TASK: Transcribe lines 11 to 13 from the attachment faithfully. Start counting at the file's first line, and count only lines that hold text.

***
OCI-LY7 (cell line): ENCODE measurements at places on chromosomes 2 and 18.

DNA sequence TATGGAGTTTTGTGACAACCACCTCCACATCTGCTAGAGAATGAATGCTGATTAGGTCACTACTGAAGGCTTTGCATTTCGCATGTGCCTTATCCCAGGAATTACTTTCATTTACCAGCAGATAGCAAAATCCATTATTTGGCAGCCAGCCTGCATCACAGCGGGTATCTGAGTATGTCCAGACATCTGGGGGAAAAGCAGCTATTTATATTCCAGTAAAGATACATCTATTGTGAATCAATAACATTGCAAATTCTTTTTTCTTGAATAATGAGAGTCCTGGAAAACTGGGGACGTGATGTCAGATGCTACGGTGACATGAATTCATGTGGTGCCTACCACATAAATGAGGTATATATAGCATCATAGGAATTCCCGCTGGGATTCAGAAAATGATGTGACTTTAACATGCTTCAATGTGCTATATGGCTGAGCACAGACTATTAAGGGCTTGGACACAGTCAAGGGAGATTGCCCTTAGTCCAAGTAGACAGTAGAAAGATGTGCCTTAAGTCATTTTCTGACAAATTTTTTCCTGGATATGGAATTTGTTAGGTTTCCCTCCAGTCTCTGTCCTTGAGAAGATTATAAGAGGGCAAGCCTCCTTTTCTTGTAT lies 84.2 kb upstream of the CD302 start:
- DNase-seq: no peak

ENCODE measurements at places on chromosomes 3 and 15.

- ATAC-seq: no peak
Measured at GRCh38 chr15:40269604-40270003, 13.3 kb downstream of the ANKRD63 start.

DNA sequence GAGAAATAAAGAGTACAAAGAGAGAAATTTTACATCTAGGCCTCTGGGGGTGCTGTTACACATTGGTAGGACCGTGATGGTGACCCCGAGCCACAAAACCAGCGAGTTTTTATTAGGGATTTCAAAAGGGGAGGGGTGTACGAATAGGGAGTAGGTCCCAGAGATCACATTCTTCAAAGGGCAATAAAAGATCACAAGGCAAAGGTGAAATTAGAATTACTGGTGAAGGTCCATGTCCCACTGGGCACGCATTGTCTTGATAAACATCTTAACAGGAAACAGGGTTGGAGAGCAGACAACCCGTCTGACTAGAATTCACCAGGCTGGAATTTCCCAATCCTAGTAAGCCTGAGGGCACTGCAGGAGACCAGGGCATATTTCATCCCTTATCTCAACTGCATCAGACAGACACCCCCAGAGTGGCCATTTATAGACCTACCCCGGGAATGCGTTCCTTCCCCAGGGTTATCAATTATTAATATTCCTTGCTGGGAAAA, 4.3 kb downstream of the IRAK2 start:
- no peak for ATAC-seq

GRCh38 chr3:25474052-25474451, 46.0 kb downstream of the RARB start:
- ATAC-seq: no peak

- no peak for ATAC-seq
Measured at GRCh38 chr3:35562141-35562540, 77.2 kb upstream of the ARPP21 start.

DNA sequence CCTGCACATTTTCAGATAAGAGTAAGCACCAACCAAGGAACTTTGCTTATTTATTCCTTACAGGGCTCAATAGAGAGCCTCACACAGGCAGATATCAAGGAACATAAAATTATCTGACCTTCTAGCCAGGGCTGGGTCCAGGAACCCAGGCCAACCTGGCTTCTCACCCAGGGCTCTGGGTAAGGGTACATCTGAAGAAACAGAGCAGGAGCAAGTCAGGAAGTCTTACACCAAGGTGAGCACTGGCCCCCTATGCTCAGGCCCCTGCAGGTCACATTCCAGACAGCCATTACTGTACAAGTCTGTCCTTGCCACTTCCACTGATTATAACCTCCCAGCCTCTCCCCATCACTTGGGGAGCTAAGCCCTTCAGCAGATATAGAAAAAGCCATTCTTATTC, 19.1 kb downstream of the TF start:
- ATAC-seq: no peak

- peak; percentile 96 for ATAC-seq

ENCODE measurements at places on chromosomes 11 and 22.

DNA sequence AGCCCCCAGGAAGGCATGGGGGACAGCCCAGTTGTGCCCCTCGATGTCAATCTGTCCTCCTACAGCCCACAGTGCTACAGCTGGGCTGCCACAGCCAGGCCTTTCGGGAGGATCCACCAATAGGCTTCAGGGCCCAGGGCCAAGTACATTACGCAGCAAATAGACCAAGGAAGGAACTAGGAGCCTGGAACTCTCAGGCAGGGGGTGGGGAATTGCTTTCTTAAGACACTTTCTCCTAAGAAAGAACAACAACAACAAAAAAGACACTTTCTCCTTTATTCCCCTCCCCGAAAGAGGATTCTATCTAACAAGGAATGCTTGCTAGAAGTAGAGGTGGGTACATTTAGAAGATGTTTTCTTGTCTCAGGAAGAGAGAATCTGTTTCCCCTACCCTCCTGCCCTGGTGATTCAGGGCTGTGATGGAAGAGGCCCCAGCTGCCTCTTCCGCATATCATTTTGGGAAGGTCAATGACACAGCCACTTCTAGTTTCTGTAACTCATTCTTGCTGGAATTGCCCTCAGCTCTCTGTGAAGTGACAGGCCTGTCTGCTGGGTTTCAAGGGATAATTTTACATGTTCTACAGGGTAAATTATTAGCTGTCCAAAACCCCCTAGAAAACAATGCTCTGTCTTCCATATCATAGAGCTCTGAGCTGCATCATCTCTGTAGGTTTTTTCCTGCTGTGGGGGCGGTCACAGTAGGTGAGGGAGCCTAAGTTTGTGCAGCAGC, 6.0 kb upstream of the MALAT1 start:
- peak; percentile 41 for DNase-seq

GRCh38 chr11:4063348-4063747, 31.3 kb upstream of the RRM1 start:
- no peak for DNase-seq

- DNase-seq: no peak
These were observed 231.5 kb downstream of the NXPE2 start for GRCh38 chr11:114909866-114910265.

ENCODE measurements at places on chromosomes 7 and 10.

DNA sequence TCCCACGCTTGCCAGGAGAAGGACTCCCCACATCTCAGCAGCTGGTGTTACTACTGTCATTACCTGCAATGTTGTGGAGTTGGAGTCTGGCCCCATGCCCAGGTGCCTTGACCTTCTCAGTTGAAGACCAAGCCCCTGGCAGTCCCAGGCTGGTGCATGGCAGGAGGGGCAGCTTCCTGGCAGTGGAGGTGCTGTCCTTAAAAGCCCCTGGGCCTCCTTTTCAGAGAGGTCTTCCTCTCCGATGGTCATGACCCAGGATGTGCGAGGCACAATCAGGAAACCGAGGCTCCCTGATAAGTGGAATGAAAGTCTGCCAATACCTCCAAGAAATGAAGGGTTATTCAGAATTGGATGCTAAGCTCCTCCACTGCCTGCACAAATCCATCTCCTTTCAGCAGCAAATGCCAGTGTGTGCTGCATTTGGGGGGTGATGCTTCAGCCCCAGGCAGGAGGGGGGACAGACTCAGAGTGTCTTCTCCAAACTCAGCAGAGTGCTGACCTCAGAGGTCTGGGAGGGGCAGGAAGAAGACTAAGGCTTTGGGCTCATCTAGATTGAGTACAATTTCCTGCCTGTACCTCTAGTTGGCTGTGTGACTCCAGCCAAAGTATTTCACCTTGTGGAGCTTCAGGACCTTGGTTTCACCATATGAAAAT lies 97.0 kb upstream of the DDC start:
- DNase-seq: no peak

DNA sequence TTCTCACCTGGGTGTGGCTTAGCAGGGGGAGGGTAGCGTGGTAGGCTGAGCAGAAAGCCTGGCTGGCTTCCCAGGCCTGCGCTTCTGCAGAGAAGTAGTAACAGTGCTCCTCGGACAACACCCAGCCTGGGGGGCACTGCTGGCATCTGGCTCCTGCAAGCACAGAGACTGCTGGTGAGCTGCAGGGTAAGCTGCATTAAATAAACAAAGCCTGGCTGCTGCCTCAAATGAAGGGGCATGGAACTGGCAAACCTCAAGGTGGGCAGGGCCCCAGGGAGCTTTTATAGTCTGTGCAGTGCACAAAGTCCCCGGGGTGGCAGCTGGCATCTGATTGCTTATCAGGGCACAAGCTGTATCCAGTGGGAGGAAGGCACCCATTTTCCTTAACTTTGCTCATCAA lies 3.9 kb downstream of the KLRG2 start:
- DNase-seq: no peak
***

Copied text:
- no peak for ATAC-seq
Measured at GRCh38 chr3:35562141-35562540, 77.2 kb upstream of the ARPP21 start.

DNA sequence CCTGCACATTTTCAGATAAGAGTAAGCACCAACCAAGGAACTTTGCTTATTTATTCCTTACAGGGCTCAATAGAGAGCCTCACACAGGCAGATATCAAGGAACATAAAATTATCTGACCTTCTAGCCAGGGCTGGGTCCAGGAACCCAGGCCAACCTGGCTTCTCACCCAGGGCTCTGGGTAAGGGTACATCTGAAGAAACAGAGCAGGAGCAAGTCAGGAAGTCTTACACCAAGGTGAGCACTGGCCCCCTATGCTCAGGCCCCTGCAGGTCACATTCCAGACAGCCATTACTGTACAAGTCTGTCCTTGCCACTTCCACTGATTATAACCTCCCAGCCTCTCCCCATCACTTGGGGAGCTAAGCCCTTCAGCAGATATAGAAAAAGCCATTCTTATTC, 19.1 kb downstream of the TF start: